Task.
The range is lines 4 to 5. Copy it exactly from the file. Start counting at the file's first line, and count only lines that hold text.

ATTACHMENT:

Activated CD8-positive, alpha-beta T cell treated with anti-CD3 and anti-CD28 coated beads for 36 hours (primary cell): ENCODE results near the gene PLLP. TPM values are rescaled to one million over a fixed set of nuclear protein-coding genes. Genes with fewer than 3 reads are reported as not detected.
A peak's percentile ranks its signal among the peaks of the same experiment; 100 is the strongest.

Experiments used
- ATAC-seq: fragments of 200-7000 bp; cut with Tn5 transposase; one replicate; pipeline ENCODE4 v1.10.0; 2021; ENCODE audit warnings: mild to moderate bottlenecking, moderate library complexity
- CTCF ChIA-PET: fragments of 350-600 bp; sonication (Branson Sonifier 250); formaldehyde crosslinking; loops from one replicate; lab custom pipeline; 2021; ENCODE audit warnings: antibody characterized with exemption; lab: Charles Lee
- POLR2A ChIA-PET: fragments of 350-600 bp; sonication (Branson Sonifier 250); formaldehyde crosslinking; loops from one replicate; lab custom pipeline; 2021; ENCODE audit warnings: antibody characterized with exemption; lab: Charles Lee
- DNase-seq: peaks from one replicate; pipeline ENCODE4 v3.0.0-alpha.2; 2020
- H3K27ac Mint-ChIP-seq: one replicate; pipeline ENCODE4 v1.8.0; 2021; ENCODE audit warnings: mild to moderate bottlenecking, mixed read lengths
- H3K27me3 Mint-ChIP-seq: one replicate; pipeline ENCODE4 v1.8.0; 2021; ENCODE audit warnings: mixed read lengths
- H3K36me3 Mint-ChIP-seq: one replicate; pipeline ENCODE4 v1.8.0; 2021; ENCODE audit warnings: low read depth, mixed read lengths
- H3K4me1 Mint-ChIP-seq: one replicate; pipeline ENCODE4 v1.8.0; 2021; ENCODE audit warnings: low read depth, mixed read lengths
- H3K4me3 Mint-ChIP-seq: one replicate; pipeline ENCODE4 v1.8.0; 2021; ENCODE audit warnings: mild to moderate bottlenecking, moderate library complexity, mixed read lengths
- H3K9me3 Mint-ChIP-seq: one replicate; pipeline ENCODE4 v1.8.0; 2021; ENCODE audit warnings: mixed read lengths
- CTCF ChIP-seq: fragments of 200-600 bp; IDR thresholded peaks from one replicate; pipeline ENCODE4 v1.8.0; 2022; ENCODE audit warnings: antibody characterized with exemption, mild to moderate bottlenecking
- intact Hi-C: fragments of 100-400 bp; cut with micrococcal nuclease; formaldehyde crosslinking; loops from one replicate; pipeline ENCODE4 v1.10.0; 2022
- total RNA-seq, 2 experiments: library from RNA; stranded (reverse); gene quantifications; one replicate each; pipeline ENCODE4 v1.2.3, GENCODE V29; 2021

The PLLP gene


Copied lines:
- ATAC-seq: fragments of 200-7000 bp; cut with Tn5 transposase; one replicate; pipeline ENCODE4 v1.10.0; 2021; ENCODE audit warnings: mild to moderate bottlenecking, moderate library complexity
- CTCF ChIA-PET: fragments of 350-600 bp; sonication (Branson Sonifier 250); formaldehyde crosslinking; loops from one replicate; lab custom pipeline; 2021; ENCODE audit warnings: antibody characterized with exemption; lab: Charles Lee